Amid the many aspects of our lives and economies that are currently being transformed by ever-wider penetration of ever-faster internet, there is one sector where change isn’t happening quickly enough: the policies which govern the companies that connect us to the internet.
It was two or three decades ago that many countries set up regulators to navigate the transition to competitive markets as they moved their telecoms providers from public to private sector. Then, connectivity through landlines was as much of a natural monopoly as electricity cables or water and gas pipes.
Today, the telecommunications industry is more competitive than most other regulated industries. Innovations in the development of cable, mobile and fibre networks have ended the natural monopoly by making it easy to replicate the old fixed line infrastructure. Evolving business models have blurred the lines between providers of connectivity and providers of the content and digital services that are delivered using that connectivity. Likewise, traditional telecommunications regulators are ill-equipped to solve the most pressing, complex issues of today like privacy, which often involve several stakeholders.
Regulatory bodies are aware of these challenges and have started trying to adapt, but conversations with industry leaders reveal growing concerns that the transition towards an improved regulatory environment has stalled.
Policy-makers should recognize the evolving and converging nature of the entire value chain. Companies that provide the same service should not be treated differently due to their regulatory classification. Many policies that shape or constrain online digital services – such as new rules on data, privacy and security, regulations on machine-to-machine communications or “internet of things” businesses – have ramifications that extend well beyond the telecommunication sector. Policy-makers must broaden their perspectives to understand the impact of policies and regulations on the entire value chain.
Even when policy-makers transcend sectors, the industry leaders we interviewed agreed that there are two further ways in which mindsets towards policies and regulations still need to change.
First, where competition exists, regulators should think more “ex-post” than “ex-ante”, more “principles-based” than “rules-based”. It’s true that in some areas, such as spectrum management, detailed ex-ante rules continue to make sense. Companies making investments need predictability. But to encourage experimentation and innovation in infrastructure, setting out principles and intervening efficiently after the fact is arguably a better approach.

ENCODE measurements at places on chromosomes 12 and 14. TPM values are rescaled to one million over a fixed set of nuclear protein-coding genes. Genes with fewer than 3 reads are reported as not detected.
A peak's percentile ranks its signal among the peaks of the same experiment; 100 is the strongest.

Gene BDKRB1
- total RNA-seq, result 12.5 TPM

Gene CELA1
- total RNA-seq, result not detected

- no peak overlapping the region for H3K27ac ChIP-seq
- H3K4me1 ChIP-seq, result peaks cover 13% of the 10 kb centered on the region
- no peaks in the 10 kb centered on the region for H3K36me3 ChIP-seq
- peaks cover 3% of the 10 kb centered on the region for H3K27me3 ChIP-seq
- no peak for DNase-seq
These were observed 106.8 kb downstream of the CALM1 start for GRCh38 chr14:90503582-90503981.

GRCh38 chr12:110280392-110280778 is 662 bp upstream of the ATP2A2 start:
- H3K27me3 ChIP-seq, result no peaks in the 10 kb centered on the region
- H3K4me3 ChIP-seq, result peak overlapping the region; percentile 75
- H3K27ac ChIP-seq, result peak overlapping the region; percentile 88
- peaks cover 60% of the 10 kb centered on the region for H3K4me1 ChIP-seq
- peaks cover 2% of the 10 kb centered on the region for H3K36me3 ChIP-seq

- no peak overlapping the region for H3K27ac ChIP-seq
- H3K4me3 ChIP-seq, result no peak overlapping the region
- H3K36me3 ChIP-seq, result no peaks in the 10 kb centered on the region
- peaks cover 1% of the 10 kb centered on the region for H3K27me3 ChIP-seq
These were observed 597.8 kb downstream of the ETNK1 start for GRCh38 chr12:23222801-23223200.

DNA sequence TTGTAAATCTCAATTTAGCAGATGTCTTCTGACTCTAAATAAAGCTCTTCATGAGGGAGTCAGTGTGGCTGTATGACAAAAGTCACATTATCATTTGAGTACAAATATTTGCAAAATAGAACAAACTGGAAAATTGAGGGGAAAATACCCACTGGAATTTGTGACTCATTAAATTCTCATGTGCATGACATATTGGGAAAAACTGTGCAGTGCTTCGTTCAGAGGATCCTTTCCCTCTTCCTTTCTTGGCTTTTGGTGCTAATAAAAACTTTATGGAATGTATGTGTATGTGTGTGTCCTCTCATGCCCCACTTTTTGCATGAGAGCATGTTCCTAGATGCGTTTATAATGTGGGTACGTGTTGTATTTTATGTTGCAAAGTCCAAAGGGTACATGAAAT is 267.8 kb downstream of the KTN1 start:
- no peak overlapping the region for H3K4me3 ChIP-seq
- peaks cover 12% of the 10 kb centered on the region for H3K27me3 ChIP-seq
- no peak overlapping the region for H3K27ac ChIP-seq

These principles should be based on, and aligned with, the wider principles of competition and consumer protection laws that apply more generally. As the resemblance between telecoms and the more naturally monopolistic utility sectors diminishes, so does the justification for treating the telecoms sector as more in need of regulatory micromanagement than any other competitive sector.
Second, policy-makers need to identify the appropriate geographical level for specific regulation – a need that is more acute in some regions than others. In Europe, for example, while there may be no need for a single European regulator, the European Commission could nonetheless take more rapid and detailed actions within its existing powers to unify Europe’s regulatory framework.
Issues that require more international harmonization include the fragmented allocation of spectrum in different countries, and the privacy, security and portability of data stored in the cloud. Other issues, such as fixed infrastructure, would benefit more from local experimentation, enabling national regulators to learn from each other’s best practices around the world.
Across all the issues discussed above, there is scope for best-in-class regulators to serve as an example for others. Many countries in Europe, for example, could learn from how the US Federal Communications Commission (FCC) has effectively promoted both consolidation and spectrum as basis for competitiveness and network investment over the last decade.
The digital economy is one of our best hopes for boosting the global economy – at an annual growth rate of approximately 10%, it is outstripping most other sectors and by 2016 will account for 5% of GDP in the G20 states. We need to regain a sense of urgency about transitioning to a regulatory regime that can help to unlock its full potential.
This blog post was based on interviews with Manuel Kohnstamm, Senior Vice-President and Chief Policy Officer, Liberty Global Plc, Netherlands; and Carlos López Blanco, Global Head, Public and Corporate Affairs, Telefonica SA, Spain.
The report Delivering Digital Infrastructure: Advancing the Internet Economy is now live.
Image: A stock broker’s fingers feverishly key in the day’s proceedings on a computer keyboard, at a brokerage firm in Bombay May 19, 2004. REUTERS/Sherwin Crasto